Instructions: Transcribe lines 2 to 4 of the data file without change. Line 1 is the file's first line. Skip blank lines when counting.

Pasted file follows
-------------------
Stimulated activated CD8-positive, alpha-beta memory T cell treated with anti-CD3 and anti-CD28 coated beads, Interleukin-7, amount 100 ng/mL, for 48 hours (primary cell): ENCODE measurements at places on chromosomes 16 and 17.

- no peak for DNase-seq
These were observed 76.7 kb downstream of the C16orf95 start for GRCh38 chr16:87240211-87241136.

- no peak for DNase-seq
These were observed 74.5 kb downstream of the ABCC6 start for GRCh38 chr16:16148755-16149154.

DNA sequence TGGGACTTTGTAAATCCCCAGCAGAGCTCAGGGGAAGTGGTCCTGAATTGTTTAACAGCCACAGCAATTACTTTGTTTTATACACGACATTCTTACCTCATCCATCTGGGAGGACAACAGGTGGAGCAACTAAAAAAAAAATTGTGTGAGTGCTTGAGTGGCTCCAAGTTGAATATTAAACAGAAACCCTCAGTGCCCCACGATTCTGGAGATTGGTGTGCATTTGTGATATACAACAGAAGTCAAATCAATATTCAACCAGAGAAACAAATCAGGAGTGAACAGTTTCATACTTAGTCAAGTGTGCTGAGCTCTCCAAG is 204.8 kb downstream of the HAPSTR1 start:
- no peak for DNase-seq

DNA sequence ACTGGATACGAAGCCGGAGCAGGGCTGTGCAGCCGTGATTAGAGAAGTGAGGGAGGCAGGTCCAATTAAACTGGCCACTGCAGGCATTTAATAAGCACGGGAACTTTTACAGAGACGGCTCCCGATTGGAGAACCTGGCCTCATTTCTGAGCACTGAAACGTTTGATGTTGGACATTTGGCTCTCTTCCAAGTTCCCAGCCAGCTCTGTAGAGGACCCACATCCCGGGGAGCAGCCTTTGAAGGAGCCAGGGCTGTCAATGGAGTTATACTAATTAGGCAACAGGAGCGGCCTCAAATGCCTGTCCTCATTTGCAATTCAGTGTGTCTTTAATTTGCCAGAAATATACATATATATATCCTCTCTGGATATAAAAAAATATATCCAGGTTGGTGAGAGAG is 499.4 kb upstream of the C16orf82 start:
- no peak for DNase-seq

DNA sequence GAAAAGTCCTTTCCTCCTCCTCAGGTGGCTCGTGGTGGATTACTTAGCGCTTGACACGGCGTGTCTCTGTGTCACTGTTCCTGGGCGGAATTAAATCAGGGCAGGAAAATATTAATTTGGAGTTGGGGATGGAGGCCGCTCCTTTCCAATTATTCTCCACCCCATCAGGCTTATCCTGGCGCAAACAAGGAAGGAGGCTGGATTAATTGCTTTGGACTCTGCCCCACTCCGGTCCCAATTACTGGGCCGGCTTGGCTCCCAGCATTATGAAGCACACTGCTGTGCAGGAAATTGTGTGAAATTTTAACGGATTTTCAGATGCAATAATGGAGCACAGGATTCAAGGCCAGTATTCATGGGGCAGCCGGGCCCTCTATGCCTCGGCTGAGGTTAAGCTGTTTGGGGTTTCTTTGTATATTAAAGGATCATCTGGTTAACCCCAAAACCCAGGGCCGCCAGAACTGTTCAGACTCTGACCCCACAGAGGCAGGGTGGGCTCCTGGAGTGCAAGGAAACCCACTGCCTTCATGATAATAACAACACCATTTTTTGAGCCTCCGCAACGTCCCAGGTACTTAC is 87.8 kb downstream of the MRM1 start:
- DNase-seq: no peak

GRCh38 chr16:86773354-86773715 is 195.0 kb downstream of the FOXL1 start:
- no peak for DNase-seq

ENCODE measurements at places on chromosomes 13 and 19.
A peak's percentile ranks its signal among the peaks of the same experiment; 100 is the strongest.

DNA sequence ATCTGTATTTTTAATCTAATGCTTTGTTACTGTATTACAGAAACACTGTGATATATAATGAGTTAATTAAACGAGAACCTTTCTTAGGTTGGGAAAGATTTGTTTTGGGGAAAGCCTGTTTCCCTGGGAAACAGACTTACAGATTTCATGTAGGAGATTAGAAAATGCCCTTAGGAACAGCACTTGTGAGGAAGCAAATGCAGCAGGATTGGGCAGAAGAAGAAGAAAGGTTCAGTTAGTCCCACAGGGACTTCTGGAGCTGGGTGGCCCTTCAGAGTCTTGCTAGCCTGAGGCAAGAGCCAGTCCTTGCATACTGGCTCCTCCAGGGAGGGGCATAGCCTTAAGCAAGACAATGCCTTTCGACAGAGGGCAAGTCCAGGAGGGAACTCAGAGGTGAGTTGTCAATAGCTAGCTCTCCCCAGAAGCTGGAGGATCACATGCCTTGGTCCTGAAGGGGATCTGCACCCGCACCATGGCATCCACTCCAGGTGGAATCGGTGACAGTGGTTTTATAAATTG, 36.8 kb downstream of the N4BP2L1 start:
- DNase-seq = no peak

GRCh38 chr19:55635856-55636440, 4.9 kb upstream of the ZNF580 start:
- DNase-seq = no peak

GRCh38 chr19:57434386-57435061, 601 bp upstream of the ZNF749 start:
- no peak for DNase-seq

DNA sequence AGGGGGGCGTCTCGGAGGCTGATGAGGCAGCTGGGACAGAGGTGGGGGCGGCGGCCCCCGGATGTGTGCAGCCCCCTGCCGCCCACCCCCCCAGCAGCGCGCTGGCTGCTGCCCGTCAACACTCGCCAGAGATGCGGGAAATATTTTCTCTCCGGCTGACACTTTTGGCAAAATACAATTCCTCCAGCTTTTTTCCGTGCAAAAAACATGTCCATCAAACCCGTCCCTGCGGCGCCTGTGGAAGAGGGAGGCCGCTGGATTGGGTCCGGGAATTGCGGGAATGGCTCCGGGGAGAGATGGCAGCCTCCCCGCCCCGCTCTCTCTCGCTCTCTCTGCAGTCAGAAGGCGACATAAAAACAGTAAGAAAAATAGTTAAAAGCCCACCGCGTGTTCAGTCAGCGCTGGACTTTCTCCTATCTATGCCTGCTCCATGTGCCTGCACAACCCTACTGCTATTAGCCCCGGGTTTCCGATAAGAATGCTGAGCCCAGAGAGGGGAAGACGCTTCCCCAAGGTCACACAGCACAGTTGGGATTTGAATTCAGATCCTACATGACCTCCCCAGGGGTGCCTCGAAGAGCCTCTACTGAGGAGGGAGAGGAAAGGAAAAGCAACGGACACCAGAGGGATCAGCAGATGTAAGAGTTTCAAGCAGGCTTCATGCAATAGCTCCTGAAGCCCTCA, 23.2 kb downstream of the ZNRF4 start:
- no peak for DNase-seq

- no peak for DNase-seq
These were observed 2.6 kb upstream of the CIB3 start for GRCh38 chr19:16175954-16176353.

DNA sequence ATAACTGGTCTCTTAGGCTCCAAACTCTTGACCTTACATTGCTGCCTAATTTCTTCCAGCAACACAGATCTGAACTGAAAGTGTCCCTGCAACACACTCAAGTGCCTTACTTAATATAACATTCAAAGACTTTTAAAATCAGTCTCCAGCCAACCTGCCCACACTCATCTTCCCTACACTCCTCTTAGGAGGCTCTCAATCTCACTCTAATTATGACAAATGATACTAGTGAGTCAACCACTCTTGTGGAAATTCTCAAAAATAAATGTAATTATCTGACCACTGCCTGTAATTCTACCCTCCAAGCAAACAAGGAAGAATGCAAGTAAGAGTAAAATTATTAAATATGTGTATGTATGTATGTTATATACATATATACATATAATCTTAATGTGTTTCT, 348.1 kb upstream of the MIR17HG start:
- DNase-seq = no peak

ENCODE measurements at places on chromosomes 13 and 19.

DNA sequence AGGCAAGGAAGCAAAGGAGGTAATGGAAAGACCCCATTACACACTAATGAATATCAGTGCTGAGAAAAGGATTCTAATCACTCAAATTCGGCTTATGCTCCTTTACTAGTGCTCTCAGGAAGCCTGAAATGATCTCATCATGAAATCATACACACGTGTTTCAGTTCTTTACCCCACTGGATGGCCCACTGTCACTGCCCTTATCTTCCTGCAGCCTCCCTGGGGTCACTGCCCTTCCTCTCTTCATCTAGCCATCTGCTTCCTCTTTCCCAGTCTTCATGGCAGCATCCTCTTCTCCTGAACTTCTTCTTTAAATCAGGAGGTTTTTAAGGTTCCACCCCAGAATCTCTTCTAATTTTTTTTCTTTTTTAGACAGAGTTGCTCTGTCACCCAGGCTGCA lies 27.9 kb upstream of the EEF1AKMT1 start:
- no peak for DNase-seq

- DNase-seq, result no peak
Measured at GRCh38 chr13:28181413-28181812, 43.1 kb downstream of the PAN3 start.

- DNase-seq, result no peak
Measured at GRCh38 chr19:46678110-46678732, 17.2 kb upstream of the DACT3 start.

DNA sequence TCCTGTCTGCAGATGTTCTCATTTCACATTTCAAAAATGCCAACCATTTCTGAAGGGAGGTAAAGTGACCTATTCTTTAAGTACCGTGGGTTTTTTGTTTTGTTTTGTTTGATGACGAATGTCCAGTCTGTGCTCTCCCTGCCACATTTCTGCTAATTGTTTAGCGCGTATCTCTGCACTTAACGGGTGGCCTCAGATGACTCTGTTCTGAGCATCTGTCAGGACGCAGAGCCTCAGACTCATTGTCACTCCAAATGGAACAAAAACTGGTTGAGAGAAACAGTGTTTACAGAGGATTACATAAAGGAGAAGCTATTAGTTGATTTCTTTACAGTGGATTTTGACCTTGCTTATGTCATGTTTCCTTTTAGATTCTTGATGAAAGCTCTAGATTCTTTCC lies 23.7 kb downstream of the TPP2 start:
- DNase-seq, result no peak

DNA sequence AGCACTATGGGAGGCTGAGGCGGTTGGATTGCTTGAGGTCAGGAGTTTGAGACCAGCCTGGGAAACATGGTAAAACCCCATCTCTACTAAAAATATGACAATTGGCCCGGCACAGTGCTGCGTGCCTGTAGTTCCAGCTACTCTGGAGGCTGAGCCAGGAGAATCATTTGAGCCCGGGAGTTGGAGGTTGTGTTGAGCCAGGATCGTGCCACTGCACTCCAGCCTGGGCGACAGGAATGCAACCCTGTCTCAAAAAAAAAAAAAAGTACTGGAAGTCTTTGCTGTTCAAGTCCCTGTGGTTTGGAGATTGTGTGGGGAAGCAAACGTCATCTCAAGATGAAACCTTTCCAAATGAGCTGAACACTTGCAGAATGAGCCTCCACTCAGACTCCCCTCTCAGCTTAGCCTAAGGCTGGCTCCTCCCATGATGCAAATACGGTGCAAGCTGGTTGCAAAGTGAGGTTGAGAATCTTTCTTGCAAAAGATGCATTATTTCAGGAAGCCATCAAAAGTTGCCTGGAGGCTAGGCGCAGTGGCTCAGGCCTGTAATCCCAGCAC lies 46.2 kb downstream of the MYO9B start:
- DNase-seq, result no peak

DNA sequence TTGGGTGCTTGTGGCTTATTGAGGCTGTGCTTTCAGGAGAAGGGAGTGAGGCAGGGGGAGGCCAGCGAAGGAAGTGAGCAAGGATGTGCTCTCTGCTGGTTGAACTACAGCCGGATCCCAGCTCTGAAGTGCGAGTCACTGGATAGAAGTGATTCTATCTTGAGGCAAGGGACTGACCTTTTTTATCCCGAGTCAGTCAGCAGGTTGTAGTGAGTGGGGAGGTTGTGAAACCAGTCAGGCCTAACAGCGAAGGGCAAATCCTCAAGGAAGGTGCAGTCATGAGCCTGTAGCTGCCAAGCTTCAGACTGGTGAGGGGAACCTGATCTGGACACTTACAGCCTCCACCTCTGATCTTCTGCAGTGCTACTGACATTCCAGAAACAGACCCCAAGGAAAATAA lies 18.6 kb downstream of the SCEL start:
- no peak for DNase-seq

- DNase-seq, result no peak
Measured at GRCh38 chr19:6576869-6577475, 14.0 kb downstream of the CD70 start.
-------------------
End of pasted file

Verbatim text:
- no peak for DNase-seq
These were observed 76.7 kb downstream of the C16orf95 start for GRCh38 chr16:87240211-87241136.

- no peak for DNase-seq